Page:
Ritu Salani, MD, discusses considerations for neoadjuvant chemotherapy versus primary debulking surgery in advanced ovarian cancer.
Ritu Salani, MD, gynecologic oncologist, associate professor, Department of Obstetrics and Gynecology, and director, Gynecologic Oncology Fellowship Program, at The Ohio State University Wexner Medical Center, discusses considerations for neoadjuvant chemotherapy versus primary debulking surgery in advanced ovarian cancer.
Several factors should be considered when deciding whether to proceed with neoadjuvant chemotherapy or primary debulking surgery, says Salani. Patient factors are of the utmost importance. If the patient is not fit enough to undergo an extensive surgery, they would not be candidates for primary debulking. If the patient could tolerate the surgery, and their disease is deemed resectable, then surgery is the ideal choice, says Salani.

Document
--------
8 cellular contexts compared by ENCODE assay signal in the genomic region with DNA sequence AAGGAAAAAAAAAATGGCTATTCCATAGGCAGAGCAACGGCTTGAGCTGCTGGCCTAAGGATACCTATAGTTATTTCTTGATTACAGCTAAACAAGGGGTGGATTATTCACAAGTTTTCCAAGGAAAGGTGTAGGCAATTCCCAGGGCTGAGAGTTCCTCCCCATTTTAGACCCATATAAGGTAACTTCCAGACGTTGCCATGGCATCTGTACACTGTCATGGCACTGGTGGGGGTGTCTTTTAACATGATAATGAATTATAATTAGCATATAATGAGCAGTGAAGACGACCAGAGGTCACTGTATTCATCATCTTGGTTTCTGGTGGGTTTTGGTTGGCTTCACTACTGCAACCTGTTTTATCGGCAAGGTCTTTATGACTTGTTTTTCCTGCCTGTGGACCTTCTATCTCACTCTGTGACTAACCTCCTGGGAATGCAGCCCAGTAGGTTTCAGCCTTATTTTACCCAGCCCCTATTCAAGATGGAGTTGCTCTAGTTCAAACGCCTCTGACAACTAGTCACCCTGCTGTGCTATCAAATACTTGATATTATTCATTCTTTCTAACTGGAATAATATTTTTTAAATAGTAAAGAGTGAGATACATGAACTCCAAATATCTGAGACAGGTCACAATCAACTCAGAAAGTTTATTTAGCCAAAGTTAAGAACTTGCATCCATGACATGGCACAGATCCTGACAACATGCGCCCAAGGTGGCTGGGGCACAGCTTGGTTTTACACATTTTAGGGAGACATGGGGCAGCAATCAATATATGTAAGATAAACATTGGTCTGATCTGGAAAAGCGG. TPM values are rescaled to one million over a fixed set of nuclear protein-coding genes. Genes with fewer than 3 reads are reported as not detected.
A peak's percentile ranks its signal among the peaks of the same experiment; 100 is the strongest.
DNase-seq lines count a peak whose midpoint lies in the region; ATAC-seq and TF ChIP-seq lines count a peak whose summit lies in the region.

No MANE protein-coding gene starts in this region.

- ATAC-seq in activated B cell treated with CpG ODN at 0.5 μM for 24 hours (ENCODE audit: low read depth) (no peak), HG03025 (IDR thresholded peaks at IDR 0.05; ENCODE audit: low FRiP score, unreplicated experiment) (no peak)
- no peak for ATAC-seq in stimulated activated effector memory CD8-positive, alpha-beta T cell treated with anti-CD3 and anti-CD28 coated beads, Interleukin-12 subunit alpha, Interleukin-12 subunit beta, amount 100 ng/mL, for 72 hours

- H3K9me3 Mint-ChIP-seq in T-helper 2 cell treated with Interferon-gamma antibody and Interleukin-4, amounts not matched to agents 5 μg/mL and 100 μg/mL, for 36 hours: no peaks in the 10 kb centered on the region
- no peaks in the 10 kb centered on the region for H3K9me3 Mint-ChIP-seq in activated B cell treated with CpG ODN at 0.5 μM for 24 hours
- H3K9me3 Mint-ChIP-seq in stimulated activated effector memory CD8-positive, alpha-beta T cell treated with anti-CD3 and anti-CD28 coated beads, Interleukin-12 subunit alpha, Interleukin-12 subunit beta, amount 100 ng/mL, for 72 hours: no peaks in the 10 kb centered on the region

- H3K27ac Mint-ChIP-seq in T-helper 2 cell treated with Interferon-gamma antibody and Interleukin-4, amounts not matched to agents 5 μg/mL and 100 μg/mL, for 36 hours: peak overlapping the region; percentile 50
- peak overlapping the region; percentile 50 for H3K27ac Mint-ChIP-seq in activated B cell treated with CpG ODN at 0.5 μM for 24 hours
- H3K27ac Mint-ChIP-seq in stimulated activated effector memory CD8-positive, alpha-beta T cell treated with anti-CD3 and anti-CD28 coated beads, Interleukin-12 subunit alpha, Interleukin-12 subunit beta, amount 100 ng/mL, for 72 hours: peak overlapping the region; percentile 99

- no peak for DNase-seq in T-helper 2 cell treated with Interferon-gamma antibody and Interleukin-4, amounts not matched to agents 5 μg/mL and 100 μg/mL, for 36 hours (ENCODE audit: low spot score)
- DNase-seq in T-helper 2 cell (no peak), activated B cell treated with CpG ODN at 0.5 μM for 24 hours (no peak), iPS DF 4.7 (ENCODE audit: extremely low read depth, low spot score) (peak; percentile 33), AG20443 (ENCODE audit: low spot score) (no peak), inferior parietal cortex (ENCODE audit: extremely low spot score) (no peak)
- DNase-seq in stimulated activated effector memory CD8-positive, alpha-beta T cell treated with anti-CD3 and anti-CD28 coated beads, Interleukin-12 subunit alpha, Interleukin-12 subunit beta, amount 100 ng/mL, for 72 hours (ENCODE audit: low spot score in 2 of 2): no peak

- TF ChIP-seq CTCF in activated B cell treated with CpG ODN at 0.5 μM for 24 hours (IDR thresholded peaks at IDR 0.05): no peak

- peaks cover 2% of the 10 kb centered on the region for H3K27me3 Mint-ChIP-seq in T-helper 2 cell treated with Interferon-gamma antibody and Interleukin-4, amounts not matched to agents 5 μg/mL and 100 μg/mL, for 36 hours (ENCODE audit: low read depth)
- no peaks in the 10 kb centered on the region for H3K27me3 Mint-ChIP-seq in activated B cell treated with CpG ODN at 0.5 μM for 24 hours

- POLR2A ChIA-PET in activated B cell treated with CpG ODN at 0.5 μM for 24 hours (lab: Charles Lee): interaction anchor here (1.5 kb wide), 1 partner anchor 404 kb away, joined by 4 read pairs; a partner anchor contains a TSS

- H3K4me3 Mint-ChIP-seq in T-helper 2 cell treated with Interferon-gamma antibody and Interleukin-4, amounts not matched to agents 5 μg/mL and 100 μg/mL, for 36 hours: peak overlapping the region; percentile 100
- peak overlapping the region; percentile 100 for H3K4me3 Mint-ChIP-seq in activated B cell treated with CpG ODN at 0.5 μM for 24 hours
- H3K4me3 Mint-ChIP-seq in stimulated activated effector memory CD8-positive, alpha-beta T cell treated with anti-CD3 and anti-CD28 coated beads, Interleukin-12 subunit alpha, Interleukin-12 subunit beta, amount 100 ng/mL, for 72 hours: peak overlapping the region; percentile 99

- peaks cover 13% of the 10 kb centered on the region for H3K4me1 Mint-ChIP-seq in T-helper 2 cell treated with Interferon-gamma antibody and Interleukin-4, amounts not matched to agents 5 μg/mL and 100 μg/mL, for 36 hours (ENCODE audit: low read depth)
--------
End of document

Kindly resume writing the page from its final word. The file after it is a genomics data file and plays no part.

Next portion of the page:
If the disease is too extensive to resect, or surgery could result in the need for bowel resections or radical operations, neoadjuvant chemotherapy could be an appropriate choice, she adds. Moreover, patients with advanced and large bulky stage IIIC or IV disease could be prime candidates for neoadjuvant chemotherapy, concludes Salani.